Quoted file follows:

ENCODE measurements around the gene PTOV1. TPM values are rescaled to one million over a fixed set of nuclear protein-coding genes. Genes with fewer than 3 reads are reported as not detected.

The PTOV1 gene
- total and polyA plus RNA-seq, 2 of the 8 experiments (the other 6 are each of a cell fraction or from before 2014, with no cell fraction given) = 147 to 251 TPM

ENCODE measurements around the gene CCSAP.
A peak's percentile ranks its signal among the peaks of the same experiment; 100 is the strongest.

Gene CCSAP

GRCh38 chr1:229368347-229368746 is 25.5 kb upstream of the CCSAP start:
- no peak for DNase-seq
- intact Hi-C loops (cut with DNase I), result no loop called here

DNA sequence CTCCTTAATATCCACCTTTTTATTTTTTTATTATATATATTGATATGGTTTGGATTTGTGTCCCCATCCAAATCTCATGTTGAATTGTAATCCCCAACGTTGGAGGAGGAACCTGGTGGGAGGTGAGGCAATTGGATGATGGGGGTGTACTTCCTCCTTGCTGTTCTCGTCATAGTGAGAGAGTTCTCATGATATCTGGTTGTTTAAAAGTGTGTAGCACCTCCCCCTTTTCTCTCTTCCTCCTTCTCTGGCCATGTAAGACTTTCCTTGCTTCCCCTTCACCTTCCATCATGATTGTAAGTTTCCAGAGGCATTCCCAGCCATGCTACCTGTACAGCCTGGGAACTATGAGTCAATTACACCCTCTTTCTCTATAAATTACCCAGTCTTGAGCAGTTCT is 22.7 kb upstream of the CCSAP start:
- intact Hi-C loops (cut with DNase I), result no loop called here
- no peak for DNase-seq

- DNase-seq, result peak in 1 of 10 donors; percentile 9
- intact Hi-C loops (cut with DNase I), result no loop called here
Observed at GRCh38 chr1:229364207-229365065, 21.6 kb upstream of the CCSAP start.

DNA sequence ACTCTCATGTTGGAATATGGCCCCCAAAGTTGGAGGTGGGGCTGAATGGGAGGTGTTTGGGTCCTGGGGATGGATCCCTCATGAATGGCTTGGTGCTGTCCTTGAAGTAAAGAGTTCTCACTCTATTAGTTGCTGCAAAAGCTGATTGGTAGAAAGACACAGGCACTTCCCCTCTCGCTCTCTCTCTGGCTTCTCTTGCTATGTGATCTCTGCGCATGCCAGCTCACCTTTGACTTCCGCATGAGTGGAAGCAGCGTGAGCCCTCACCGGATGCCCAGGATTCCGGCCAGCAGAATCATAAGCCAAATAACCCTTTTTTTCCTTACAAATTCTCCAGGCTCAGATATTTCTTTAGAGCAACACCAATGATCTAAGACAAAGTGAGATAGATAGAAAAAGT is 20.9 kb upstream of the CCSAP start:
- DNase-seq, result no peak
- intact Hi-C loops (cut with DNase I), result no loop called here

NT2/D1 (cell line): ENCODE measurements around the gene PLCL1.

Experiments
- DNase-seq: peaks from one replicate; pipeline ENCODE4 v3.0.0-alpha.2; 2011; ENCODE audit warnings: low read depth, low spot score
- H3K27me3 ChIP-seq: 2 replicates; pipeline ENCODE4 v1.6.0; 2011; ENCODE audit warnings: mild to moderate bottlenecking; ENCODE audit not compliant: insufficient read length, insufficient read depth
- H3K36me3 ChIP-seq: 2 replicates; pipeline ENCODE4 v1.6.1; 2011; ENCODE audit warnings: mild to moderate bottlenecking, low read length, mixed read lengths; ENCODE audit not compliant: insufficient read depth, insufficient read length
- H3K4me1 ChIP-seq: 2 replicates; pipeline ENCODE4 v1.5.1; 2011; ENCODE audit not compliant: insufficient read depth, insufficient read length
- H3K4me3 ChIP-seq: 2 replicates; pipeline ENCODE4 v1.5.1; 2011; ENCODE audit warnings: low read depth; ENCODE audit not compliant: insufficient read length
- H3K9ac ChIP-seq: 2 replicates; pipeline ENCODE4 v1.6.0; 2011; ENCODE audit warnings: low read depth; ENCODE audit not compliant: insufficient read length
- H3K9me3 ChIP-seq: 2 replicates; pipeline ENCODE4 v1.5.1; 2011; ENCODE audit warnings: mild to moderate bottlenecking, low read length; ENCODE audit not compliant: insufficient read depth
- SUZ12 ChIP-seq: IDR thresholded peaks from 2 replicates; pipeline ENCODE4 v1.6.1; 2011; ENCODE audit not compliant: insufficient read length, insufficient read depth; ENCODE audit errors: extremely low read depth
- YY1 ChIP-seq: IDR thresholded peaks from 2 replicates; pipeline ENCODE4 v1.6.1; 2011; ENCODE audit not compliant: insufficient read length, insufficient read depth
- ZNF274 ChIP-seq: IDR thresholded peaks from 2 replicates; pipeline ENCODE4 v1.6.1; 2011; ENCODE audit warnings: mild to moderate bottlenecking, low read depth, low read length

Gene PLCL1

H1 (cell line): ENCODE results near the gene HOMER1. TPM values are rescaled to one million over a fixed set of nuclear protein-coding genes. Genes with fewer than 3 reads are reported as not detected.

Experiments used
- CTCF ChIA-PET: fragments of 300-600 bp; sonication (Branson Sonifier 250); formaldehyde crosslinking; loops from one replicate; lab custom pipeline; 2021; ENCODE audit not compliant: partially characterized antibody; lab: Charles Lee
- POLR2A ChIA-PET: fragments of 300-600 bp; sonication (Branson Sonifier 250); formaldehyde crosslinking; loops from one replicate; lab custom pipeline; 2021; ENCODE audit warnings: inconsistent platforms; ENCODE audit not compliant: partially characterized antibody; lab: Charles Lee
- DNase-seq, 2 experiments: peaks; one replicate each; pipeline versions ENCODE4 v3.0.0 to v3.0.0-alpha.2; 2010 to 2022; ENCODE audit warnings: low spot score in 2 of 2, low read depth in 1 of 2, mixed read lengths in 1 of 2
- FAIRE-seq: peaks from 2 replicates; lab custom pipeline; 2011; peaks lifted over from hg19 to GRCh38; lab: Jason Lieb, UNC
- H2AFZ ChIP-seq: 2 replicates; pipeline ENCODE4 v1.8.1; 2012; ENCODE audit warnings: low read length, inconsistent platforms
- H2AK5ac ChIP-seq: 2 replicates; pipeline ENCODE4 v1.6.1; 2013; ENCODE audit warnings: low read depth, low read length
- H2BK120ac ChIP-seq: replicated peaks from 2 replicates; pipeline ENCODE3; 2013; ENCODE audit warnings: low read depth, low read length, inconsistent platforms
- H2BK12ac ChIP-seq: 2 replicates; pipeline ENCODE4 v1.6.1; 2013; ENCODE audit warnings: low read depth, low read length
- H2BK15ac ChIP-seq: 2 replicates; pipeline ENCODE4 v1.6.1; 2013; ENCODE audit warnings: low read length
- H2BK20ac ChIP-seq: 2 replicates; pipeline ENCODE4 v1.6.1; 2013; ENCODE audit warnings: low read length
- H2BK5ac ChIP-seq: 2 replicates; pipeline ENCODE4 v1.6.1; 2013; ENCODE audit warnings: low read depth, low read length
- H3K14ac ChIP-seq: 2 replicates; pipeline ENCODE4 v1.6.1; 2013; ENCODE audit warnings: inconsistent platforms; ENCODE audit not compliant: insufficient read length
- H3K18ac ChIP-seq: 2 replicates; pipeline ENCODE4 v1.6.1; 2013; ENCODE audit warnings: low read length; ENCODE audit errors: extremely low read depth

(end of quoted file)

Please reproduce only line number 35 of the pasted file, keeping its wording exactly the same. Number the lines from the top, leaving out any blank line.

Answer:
- POLR2A ChIA-PET: fragments of 300-600 bp; sonication (Branson Sonifier 250); formaldehyde crosslinking; loops from one replicate; lab custom pipeline; 2021; ENCODE audit warnings: inconsistent platforms; ENCODE audit not compliant: partially characterized antibody; lab: Charles Lee